Wednesday, October 16, 2013

Grief

When I was at the U, I took a class that was semi-related to my major of Gender Studies. I don’t know exactly what the name of the class was, but it had everything to do with death, the psychology of death. It was a fascinating class. What I remember most from the class – apart from the incredibly warm room that it was held in – was the book by Elizabeth Kubler Ross, “On Death and Dying.”

Here we are 20 years later, and I’m sure that everyone has heard of this and the stages of grief are not new, but it’s what I’ve been thinking about of late.
Denial, anger, bargaining, depression, acceptance.

The stages don’t have to happen in that order, and other feelings can obviously be felt along the journey, but these are the common stages felt by most people facing loss.

At the time, it made perfect sense. I didn’t realize that I would be experiencing those feelings very soon when my mom died. And, I did.

I think that I went through bargaining first. I didn’t do the “oh, god, please take me instead" thing. Now, if it were one of my kids, I might do that. But, I didn’t with my mom.
For being such an active and healthy woman, she really had her share of shitty luck. She managed to get all of the weirdest diseases. Like Saint Vitas Dance. Really? And, Rocky Mountain Spotted Fever. Seriously? Sclerosing cholangitis. Fuh…. So, when my aunt called and said malignant tumor, and the next week the doctor said squamous call carcinoma, I was not surprised.

What I did, however, was plunge myself into the internet (how young it was at the time) and phone calls to the local cancer center and phone calls to my own doctor to find out everything that I could about it. Because that’s what I do. If I can figure it out, or find a way around it, I will do it. So, I sat in the doctor’s office that day with my mom and my aunt and my notebook and asked a thousand questions.

Thinking that I could change it. But if I can learn about it, maybe I can find a way around it. That was my bargaining. Let me learn just enough to possibly change it. Whatever I can do to change it, I will give it a try.

And, then it happened so quickly. Just a few months.

And, I was camping during the last weekend of her life. Because I was in denial. I believed that she was going to be all right. And, then she died. My brother and sister-in-law came to my work to tell me. I went back to my desk and tried to call my sister. I stood in my cubicle and didn’t know what to do. I remember saying (out loud and almost crying) “What the fuck am I supposed to do now?”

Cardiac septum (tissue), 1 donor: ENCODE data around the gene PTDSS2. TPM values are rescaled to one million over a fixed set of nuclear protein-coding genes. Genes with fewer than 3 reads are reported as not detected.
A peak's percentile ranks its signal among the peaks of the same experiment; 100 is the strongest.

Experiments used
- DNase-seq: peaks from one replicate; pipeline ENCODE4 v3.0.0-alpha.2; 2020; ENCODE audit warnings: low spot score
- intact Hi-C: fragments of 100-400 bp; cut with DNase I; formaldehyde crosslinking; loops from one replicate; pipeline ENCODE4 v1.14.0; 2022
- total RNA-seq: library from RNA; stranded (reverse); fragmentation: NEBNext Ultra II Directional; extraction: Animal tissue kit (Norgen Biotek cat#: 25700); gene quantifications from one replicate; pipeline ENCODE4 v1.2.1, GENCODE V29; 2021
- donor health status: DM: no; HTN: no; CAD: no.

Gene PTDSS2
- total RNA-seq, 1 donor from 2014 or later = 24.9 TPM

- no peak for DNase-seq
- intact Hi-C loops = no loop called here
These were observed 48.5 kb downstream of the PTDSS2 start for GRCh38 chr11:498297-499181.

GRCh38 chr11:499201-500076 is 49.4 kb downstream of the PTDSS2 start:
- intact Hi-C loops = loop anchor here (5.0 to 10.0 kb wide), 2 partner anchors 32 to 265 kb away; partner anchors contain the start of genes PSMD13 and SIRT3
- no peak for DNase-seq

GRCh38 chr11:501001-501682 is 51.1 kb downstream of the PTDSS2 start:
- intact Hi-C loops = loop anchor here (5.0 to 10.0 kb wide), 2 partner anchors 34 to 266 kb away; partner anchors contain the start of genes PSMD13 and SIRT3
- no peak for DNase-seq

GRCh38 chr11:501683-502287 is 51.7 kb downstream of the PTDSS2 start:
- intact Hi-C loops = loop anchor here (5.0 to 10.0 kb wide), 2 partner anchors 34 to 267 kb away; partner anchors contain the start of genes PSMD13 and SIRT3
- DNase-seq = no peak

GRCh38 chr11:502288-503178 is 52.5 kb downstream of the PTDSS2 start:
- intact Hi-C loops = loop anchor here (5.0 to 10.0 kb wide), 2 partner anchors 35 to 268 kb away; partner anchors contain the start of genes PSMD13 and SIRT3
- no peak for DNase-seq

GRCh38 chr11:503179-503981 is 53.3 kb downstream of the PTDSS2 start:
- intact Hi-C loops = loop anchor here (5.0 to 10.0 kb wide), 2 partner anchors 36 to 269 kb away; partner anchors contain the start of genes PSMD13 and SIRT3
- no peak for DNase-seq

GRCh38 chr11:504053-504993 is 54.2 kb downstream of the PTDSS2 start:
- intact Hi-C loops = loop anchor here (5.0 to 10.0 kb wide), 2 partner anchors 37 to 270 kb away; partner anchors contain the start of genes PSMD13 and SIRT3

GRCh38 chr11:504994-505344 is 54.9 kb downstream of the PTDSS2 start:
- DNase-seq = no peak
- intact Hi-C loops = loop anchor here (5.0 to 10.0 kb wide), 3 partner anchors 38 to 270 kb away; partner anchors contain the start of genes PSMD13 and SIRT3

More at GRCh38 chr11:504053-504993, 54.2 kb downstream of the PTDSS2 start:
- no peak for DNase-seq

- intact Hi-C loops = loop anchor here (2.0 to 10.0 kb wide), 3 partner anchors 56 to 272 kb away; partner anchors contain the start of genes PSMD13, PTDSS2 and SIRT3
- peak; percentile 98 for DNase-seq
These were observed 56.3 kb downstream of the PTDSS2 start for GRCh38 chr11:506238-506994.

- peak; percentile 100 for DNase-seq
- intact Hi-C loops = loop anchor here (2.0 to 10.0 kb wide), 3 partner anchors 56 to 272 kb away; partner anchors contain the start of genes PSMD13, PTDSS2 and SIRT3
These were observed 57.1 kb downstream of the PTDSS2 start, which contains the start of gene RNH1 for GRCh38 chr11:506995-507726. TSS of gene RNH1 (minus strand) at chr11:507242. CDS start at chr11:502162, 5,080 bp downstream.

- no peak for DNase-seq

Depression came next. Oh, it was a whirlwind of funeral arrangements, writing the obituary, buying a new blouse, picking her casket clothes, picking a casket, arguing about having the casket open or closed, going to my childhood church for the first time in ten years, seeing her friends and hearing their stories. But, yes. It was the depression next.

I finally really sobbed on the way home from the funeral. All the way home - 2.5 hours of crying. And that whole night. And the next day. And, then I had to go back to work, so I managed to collect myself for 8 hours. And, then I drank when I got home. Collected myself for 8 hours, and then I drank some more the next night. This happened pretty much every night for a year. I'm not proud of myself, but it's what happened. I spent hours at night in the basement playing pool by myself and drinking beer. (Is it a wonder that my game never improved? It IS actually a wonder that I didn't gain a lot of weight. I guess the fact that I wasn't eating anything to note probably helped counterbalance the excessive beer.)

During the depression phase, I also experienced the anger phase. I’m loathe to say that sometimes I still do. There was a genuinely wonderful lady, Verna, who used to work with me. She, too, had colon cancer at the same time as my mom, but she survived. As much as I adored her (she has since passed away), I was angry at her. She, of course, never did anything to deserve my anger. She was just fighting a battle for her own life, and she was fortunate enough to win. (Also known as: she had the luxury of insurance whereas my mom did not. Universal healthcare, people…) Yes - sometimes I find myself angry at those around me who do not cherish every irritating thing that their own mother does, but thankfully, it's just a flash and then it's gone.

Finally, I learned to accept it. It was a matter of time, and beer, and tears, and sadness, and withdrawal from those around me. But, I did learn to accept it.

I didn’t think that I would need to deal with this type of grief again until someone else died, but I have. I’ve been absent from this blog because I’m in the middle of the depression phase again. And, it’s just as hard this time even though nobody has died.

This time, I didn’t have months to prepare myself. This time, my daily life, a big sense of myself, my “status,” the respect that I thought that I had, it was all gone in one day. I’ve yet to bargain because I don’t have much left to bargain with. I’ve yet to experience loads of anger because I was led to believe that it was all my own fault. (And, if you know me at all, you know that I immediately blamed myself anyway.) I had myself a little bit of denial while I hid myself away. But, how lucky is my family? I’ve been mired in the depression phase since February.

I don’t know if I will move to acceptance. Mostly because I don’t want to. I can get past the depression. I will. But, the acceptance? It will be a cold day in hell. (Oh, look! A bit of anger! Growth?)

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